Romania’s railways are run by state-owned CFR and operate a dense network of train stations that links Romania with international cities. The CIA Factbook estimates that the railways throughout the country stretch over 10,788 kilometers, one of the most extended in Europe. Official government statistics estimated that the railways’ transport around 105 million tons of goods and 216 million passengers per year.
Bucharest has its own extensive public transport network consisting primarily of trolleybuses, trams, buses, and the country’s only metro system.
Romania has over 50 airports, several of which are international – with Henri Coandă International Airport being the largest and busiest. Located in the town of Otopeni, some 17 kilometers North West of Bucharest, the airport offers flights to many domestic and European destinations. In 2018 it was estimated that the airport moved over 13.824.830 million passengers.
The Romanian Workforce
According to the World Bank, Romania’s labor force is estimated at almost 9 million in 2020 (from 12.1 million, in 1990). The labor force is predominantly Romanian, with a small proportion of Hungarian, Roma, and German people.
47% of the labor force work in the services sector, which comprises a diverse portfolio of retail, financial services, real estate, communications, and tourism. A significant proportion of the workforce (30%) are employed in agriculture producing grain, vegetables, and meat products. 23% work in the industrial sector dominated by machinery and auto assembly, including mining, petrochemicals, and construction.
Small and Medium-Sized enterprises take the largest share of the manufacturing sector.
Notably, in 2019, Romania produced 490,412 vehicles, making it Europe’s 12th largest producer of automobiles. Dacia brand, produced in Mioveni, Arges, is one of the best selling cars in Europe, in the last years.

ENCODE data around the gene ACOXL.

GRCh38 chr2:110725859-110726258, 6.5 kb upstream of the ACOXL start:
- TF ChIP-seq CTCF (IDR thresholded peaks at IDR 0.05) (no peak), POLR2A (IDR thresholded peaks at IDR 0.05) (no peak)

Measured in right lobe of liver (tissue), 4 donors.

The Romanian government spends an estimated 2,28% of GDP (2022) on education, and its focus results in a skilled workforce and a high literacy rate of 97%. School attendance is compulsory for nine years, with students graduating age 16 or 17. Higher education is aligned with European Higher Education Area (EHEA) and is offered by numerous public and private institutions.
Bucharest is home to many known international universities, like the University of Bucharest, Bucharest University of Economic Studies, Carol Davila University of Medicine and Pharmacy, Polytechnic University of Bucharest, and many more. Other known universities from Romania are Babes-Bolyai University, West University of Timisoara, University of Medicine and Pharmacy, Cluj-Napoca, Alexandru Ioan Cuza University, Gheorghe Asachi Technical University of Iasi, and many others. Yes, Romania have a strong and healthy education system.
Business Costs in Romania
Romania’s individual income tax rates work off a flat fixed rate of 10%.
Corporate tax is also fixed at 16%, although certain small businesses are only expected to pay 3% of their turnover. Capital gains are set at 16%, while the tax rate for gains from the sale of real estate is between 1% and 3%.
The standard VAT rate in Romania is 19%, while a reduced VAT of 9% and 5% can be applied to insurance companies, banks, financial services, and buildings supply.
There are two minimum wage levels set in Romania. Unskilled workers are guaranteed RON 1524 per month (working 170 hours), while skilled workers with a higher education certificate earn around 120% more via minimum wage.